Chris Martenson: Well, so far they will say it has been working, and I think there were two major outcomes that they were seeking. One was for the whole thing not to just fall apart in 2008, and the second was to get back to growth. Okay, things did not fall apart in 2008, in terms of completely flying apart at the seams, but for all of the trillions that have been spent, really, there is very little to show for it at this point in time in terms of real growth. And, from my perspective, my view is that they just have the wrong structural framework that they are using at the Fed, that they are just looking at a couple of levers and wondering why things are not working the same. And I think they are even overlooking the amount of indebtedness as being as critical as it is. But with oil at $100 a barrel, sorry, you just cannot have the type of economic growth you had before.

But, the funny part in the story, the part that is almost never talked about, is that it is not really economic growth that they are after – that is ancillary. What they are really after is growth in credit aggregates.

Alasdair Macleod: Yes.

Chris Martenson: Because that is all they can control. Their view is that as long as those are growing well, the banking system is now healthy, because that is what it needs. Let us hear can I say the truth out loud? If the banking system does not have a sufficient amount of growth in credit and credit derivatives, it seizes up and then it fails. And the unfortunate part of this story is, those credit and credit aggregates had been growing at pretty much, roughly twice the rate of the underlying economic growth which is GDP in most OECD countries for the past two to three decades, depending on where we are looking at. And it had to end.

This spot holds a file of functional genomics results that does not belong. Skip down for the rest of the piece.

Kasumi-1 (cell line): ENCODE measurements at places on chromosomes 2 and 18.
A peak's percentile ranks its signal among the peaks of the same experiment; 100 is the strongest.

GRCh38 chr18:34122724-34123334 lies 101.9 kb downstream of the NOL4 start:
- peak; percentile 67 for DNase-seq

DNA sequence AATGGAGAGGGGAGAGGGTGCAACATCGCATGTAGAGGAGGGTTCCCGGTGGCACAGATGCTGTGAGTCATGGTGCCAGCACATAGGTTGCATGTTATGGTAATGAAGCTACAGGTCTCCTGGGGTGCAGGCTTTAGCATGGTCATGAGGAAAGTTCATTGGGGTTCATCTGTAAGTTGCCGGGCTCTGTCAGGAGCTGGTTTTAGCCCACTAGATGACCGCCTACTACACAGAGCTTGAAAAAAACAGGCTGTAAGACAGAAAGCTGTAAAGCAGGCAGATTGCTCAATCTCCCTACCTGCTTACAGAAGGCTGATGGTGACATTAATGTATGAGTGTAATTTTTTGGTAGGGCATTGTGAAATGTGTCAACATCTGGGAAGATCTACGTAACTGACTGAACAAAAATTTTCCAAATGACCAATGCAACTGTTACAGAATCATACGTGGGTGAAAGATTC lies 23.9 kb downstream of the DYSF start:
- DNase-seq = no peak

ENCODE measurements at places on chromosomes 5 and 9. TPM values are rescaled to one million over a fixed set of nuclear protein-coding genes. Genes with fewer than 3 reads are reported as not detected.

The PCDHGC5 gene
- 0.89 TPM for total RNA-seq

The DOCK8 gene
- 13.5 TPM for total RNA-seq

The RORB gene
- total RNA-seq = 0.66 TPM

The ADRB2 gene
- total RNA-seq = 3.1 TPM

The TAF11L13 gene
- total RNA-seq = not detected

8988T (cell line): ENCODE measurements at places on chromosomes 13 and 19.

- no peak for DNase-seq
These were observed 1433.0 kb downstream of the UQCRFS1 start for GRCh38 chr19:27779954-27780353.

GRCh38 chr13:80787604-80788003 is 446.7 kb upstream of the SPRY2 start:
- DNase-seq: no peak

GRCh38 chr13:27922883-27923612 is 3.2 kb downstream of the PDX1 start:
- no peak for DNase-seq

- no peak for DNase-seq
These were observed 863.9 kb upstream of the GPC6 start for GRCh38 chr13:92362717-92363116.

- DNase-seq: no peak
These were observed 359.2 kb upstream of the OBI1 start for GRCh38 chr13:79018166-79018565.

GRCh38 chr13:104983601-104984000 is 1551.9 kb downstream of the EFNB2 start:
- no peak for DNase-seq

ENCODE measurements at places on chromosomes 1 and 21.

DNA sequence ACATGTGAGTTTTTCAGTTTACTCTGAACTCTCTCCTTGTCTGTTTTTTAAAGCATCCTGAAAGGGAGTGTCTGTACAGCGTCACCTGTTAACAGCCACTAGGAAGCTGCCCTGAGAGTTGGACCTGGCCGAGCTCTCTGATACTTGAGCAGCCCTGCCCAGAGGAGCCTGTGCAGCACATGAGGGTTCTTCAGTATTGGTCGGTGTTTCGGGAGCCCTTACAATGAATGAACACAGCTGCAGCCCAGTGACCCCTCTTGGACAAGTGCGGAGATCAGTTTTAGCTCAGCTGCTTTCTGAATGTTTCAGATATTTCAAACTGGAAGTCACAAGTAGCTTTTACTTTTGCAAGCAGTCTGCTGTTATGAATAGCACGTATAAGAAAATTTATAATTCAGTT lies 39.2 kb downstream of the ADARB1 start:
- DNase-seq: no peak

So, in Europe, is there any – we have no discussion here [in the U.S.] at all that we were on an unsustainable path, because we were growing credit faster than income, and, however we chose to approach it, that was going to have to be modified and rectified and gotten back into balance. There is no talk of that balance at this point over here. Is anybody [there in Europe] looking at it that way?

Alasdair Macleod: Well, it is not really a subject over in Europe either, essentially because we are bewitched by Keynesian economics. [Laughs] The answer to every problem is competitive currency or print some money to stimulate the economy. It never gets beyond there. And nobody actually thinks that our real problem is that we have now got so much debt round our necks, we cannot physically deal with it. And that is actually what we are seeing at a national level in Europe. We are seeing it at a personal level in countries like America and the U.K. But, in Europe this is also happening at a national level, because they cannot print their way out of the problem.

Chris Martenson: And, yet they try. Here, I want to get back to what the timing of all this might be, and what might happen. So, let us imagine pick a southern European country that suddenly needs a new bailout of some form. They need to roll over a huge amount of debt, or they are going to have to plug a big giant hole in a banking system, or something. And, it will probably be a pretty big number this time. It will not be acute like the numbers out of Cyprus; it will be something pretty major. And, if it involves…

Alasdair Macleod: It will be a major country, yeah.

Chris Martenson: Yeah, somebody big. So, Spain or Italy, so, if one of those two countries needed a large infusion of money for some reason, do you think it would be forthcoming?